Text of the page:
Get In Shape With Your Pet

By DogDialog Team on 11 September 2017

As a dog owner, you’re already taking steps to a more active life and achieving a good level of fitness; you’re far more likely to be active than someone who doesn’t own a dog. Having a dog gives you a reason to get up and out, so while everyone else is thinking up excuses to avoid the gym, you’re out in the park running with dogs and playing fetch or chase.

Personal trainers or running buddies are often used for the sole purpose of motivation. Who needs them when you’ve got your dog as the perfect motivator? They’ll never stand you up or complain about how hilly it is, while the emotional connection of interacting with your dog creates a rise in endorphins and fall in stress levels for you.

Once you’ve established a routine, your four-legged friend will also make sure you stick to your training plan, so you won’t be allowed to sleep in and miss your morning run!

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Do you need a change in routine?

If your dog walking routine is getting a bit boring, you could step it up and start running with dogs or hiking. Go a stage further and take them swimming, bike riding, roller-skating or skateboarding. For both your dog’s safety and yours, always keep them to one side of you and train them not to run in front of you to prevent injuries. Dog-friendly boot camps are sweeping America, with the UK swiftly following, so keep your eyes peeled for a class near you. Some breeds of dog respond well to swimming, and it’s particularly good for dogs who struggle with arthritis, encouraging movement in their joints as well as working out their heart and lungs.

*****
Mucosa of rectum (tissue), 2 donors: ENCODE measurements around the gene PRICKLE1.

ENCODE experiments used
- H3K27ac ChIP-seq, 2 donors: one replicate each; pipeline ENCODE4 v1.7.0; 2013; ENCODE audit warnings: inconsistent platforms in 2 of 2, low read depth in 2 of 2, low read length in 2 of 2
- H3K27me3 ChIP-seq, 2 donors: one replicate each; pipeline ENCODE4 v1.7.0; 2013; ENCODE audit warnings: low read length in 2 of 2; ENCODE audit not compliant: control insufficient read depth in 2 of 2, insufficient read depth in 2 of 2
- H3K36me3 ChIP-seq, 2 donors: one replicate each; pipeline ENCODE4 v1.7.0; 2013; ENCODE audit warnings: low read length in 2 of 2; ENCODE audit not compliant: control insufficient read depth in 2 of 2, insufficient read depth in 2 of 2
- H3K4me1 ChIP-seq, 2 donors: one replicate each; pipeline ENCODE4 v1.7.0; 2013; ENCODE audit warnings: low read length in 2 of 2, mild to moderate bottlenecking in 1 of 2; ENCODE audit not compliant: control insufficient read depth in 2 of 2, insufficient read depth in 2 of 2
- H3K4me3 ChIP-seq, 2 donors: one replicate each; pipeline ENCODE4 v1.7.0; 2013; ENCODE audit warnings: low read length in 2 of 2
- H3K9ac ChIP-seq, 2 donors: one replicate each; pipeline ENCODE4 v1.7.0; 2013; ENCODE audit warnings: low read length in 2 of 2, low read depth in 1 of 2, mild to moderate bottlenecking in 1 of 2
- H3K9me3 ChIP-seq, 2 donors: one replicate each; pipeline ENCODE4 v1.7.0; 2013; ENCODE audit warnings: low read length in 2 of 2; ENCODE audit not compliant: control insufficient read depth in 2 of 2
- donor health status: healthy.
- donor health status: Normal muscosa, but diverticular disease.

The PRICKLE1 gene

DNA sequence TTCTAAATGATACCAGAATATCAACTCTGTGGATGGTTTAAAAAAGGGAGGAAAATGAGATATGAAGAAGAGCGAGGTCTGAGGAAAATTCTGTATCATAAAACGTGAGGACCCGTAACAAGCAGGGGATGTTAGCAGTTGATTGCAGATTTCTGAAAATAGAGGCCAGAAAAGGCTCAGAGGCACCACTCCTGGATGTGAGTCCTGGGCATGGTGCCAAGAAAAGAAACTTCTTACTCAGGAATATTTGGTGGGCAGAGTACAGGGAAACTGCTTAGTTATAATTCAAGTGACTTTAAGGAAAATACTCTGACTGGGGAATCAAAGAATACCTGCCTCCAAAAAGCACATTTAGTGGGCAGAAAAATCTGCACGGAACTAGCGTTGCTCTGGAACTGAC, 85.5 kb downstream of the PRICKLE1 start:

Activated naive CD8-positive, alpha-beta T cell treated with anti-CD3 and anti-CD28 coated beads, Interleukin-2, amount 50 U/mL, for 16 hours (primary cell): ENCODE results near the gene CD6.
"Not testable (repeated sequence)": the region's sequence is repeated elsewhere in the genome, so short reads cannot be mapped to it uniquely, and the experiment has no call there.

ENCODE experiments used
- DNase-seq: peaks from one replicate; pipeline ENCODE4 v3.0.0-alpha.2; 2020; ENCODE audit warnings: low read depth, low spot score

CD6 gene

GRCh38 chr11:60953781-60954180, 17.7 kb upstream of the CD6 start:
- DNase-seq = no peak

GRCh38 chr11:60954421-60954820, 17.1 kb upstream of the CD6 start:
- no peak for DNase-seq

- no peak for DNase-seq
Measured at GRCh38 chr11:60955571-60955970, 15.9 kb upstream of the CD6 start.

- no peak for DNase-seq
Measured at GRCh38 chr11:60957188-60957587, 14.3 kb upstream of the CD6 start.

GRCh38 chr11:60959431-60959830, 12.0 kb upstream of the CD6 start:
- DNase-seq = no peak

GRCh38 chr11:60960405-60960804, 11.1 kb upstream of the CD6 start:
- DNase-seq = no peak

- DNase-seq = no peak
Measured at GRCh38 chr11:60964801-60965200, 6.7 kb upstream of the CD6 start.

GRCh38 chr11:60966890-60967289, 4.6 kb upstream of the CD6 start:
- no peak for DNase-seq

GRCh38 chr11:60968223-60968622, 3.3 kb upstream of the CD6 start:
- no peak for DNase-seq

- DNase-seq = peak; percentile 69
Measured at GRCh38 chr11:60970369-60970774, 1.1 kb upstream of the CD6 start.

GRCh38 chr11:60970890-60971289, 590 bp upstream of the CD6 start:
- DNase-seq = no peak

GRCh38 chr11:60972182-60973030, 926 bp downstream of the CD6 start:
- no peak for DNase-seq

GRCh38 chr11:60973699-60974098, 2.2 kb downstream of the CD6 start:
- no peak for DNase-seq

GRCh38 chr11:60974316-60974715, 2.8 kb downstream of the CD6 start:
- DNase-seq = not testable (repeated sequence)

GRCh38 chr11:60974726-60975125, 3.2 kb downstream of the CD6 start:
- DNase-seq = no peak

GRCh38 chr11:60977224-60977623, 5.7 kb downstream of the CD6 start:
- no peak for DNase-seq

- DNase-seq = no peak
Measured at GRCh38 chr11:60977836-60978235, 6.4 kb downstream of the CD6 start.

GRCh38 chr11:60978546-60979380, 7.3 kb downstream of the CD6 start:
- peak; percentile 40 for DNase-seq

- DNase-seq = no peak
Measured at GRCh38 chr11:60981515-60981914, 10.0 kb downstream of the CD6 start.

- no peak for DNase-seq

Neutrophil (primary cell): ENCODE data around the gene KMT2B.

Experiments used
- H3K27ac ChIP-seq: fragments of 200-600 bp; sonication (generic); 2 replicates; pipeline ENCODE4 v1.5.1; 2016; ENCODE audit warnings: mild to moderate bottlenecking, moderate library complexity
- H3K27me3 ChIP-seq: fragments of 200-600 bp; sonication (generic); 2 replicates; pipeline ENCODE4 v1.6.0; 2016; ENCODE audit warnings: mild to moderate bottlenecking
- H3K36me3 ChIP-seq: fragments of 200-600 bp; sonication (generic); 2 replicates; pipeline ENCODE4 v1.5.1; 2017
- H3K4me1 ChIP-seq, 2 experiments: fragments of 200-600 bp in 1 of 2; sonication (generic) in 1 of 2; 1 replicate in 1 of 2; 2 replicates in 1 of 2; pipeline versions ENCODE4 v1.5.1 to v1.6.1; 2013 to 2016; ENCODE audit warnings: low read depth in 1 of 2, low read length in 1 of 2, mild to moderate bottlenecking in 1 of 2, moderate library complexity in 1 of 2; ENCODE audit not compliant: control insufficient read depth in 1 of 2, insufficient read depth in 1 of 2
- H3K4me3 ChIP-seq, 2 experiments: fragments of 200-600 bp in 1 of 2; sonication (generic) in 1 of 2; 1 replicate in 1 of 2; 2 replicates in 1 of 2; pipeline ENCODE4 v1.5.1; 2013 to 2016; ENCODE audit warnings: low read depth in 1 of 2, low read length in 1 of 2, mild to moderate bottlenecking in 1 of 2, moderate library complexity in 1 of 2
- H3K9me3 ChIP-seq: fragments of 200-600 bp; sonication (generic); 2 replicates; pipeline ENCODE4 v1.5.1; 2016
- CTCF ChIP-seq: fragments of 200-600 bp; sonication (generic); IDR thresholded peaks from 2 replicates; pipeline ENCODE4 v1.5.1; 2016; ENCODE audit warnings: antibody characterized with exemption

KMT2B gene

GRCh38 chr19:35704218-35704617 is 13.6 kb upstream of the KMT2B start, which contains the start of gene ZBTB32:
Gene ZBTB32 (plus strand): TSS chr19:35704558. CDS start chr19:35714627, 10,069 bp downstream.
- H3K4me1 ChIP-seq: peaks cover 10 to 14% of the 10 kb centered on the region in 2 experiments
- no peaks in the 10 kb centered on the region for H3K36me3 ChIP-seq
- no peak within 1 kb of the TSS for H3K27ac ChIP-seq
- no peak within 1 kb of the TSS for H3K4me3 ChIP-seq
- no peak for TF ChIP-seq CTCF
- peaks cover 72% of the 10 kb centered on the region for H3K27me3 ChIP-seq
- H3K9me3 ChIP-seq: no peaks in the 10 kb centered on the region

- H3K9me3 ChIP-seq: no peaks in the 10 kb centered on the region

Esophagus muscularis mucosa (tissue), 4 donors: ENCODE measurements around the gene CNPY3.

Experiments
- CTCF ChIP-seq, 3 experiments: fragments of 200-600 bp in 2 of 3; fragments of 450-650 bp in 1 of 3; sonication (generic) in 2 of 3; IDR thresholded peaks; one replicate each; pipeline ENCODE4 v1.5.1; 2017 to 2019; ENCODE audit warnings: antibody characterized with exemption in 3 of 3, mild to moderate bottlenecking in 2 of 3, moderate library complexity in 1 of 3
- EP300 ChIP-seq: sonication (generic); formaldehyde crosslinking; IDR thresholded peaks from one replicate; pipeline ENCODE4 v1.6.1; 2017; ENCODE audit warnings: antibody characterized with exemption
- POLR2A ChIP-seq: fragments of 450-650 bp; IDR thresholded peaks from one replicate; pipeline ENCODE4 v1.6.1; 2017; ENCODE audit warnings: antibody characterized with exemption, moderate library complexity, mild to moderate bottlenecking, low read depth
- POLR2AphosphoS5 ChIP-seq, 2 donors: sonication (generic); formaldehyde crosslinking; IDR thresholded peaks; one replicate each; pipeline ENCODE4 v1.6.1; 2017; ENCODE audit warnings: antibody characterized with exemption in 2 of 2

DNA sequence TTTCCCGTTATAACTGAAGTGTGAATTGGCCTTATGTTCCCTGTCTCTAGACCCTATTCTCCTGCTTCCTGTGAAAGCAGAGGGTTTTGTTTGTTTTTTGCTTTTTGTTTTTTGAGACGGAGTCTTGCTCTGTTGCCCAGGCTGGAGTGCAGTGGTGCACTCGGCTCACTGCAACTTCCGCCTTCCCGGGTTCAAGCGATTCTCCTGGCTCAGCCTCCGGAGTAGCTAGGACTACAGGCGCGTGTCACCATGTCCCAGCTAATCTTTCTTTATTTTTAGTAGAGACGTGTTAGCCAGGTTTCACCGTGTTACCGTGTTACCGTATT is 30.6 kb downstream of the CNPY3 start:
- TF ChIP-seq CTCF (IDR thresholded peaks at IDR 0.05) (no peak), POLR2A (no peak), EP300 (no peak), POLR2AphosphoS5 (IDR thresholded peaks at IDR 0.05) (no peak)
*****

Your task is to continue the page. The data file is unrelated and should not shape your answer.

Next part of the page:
Alternatively, if that sounds all a bit active and you’d rather stick to walking, change your regular routine. If your walks are always determined by you, why not let your dog lead the way? It will likely give you both a new view of your local area. It is, after all, you dog’s walk.


Is your dog one for fair-weather activities?

If you or your dog is put off by the sometimes damp or cold British weather, get fit with indoor doggy workouts like this one from Shape. Using their favourite toys or treats, you can do all the moves with your dog, including squats, lunges, press-ups and burpees.

There’s also a new class, again a trend that started in America, called Doga; yoga for you and your dog. Not all dogs are built for arduous outdoor exercise so perhaps some gentle indoor yoga is what’s required. A downward dog will never be the same again.

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Is a harder work out suitable for your dog?

Wherever your exercise mission takes you, consider your dog’s age and physical condition. Long distance workouts can be detrimental to younger dogs’ development, while older dogs can tire easily and may struggle to keep up. Your dog’s breed is likely to give you some indication as to which type of workout is favoured. Some dogs prefer high endurance while others are more suited to short bursts of activity.


Top tips for running or hiking with your dog:

• Take enough water for you and your dog to stay hydrated
• Take regular breaks, particularly in hot weather
• Take energy snacks – if you’re feeling creative in the kitchen, make some dog-friendly trail mix bars (avoiding raisins!) that both of you can enjoy
• Invest in a hands-free dog lead for ease and injury prevention
• Use paw protector boots if hiking or running on rocky or difficult terrain


We’d love to see your workout photos – share them on our Facebook and Twitter profiles.

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Staff Writer

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